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Malvern Wells

CE Primary School

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Home Learning Summer Term


Please find attached the progressive units for Talk for Writing which I am recommending for use over the summer term. There is also a letter of explanation to support your learning.

World Book Week Events...


Books on a Hat:-

We have talked about our favourite books and have all generated our own story hats. Watch this space as they will be all around our school. Many thanks to 'The Friends' who funded our hats.

Emma Carlisle Visits school:-


Emma shared her journey from being a pupil at Malvern Wells to working as a professional Illustrator and writing her own books. It was very inspiring to hear how 20 years ago she was a child sitting in the same hall and now she has published her own books.


We innovated Emma's story 'Lion Practice' and here are her illustrations.

Our whole school innovation of Lion Practice:-


My name is Ben and I love to practice

I love chicken practice (cluck cluck), I love fish practice (blub blub) and I love hippo practice (zzzzzzzzz).


And I am very good at T Rex practice. Everyone thinks so!


Mum says that today I should practice being something small and quiet like an ant. 


But I have a much better idea....


Today I will try 


Blue Whale practice (Slurp, squirt, slurp, squirt)

Intention for our English Curriculum

English is at the heart of everything we do at Malvern Wells, we believe in striving for the best possible provision and we are committed to ensuring every child meets their potential. Speaking and listening, reading and writing are needed in every part of the school day and will be the key skills our pupils need to equip them for their futures.

Please read on to find out more about our English curriculum. We regularly offer workshops throughout the year to support your child, so please ensure you sign up to attend.


Early Reading

Reading is really important to us at Malvern Wells as it is the foundation upon which we learn everything else. We encourage all of our children to read every day, both in school and at home. The children are taught to read through a structured and systematic programme that develops skills upon entry to Reception through to Key Stage 2.

In the Early Years and Year 1 every child will be taught to learn to read and spell through a system of phonics (Read Write Inc). Children are taught to recognise letters and the sounds they make (see phonics links below), they then blend these sounds to read and segment them to spell for example; 


s-p-l-a-sh = splash


It is really important that children learn to pronounce these sounds (phonemes) clearly to help them to blend into words and they will be practising EVERY day in school. Phonics is a key part of the curriculum for all children from Reception to Year 2. We encourage all children to continue using their learnt skills for reading and spelling in KS2.

Reading at home is a key element to a child’s success. All children in the school will have a reading book to take and should read a little every day. Your support is vital. Please ask your child’s class teacher if you need any support in helping your child. We ask all parents to sign their child's Reading Diary every time their child has read and we acknowledge your efforts daily.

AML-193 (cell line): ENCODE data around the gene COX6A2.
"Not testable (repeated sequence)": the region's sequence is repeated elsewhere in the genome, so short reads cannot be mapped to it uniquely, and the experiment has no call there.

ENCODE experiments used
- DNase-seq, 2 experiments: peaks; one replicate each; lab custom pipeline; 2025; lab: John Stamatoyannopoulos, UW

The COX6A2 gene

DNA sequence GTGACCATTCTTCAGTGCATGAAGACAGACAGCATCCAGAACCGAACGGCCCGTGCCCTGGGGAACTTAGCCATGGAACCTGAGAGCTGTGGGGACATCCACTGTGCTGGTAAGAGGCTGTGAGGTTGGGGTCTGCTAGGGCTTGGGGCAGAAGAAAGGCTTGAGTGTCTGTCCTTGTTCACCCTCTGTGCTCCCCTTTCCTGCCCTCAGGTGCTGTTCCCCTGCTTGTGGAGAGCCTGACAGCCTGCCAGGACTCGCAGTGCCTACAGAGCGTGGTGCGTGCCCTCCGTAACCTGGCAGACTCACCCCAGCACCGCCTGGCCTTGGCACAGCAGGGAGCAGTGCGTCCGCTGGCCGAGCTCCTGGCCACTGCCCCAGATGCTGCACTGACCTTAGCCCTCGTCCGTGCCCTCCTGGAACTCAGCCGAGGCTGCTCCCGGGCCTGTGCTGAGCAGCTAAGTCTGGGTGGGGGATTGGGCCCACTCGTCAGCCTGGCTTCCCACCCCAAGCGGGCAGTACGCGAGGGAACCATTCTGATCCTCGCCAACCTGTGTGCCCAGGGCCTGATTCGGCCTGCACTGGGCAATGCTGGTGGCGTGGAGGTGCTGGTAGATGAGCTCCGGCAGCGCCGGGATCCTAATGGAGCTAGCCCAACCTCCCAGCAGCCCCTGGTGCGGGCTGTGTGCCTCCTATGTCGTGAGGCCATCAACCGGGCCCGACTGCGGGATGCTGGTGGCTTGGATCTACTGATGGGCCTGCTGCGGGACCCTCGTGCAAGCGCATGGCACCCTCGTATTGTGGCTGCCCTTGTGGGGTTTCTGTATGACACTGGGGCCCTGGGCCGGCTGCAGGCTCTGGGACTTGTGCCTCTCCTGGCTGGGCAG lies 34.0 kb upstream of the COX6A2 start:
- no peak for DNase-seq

It is ultimately our aim to support as many children as possible to become fluent readers by the end of Year 1 and the majority during Year 2. As with all areas of learning, each child will learn at their own rate and where we feel extra support is needed we will discuss this with parents and provide it in the best way fit.


Whole Class Guided Reading

From Year 2 to Year 6 our children follow the ‘Whole Class Reading’ model, whereby all children have the opportunity to study and discuss the same texts. These quality texts are carefully chosen in order to meet the academic needs of each year group as well as their interests. In order to support the children’s understanding of these quality texts, the children will read a variety of non-fiction texts and answer questions about these.


For those children who require additional reading support, they will also take part in additional supported sessions using the ‘Whole class reading book’ or other reading materials. We are in the process of  investing heavily in developing our reading materials as we want our children to develop a genuine love of reading. These programmes have been built for guided/supported reading with entertaining stories and non-fiction texts by top quality authors and illustrators.


Please see the attached documents for high quality, age appropriate texts we recommend for your children.



Developing a love for language and literacy is at the heart of our curriculum. Talk for Writing (TfW) has been introduced in order to accelerate improvement in writing. It is embedded across the school, from Year 1 to Year 6.  Pupils learn a story or text off by heart using pictures and symbols on a story map (or text map if it is non-fiction), and actions.  They learn all the writer’s skills and create ‘toolkits’ in order to write their own stories/texts at the end of the unit.  In one half term, pupils will complete 1 story unit and i non-fiction unit and, where possible, this is wrapped up in the creative theme for the half term.  In addition to this, all pupils play language and sentence games regularly in order to prepare them for the Y6 Spelling, Grammar and Punctuation test (SPAG).


We follow the National Curriculum for English.  Our TfW curriculum has been developed in line with the expectations and coverage of the NC. The content of the curriculum for each academic year can be found in the curriculum document below. If you would like more information about the TfW curriculum, please contact us directly.

Bacon and Book Breakfast 12.2.20

A Guide to Reading with Your Child


Why Reading for Pleasure is Important…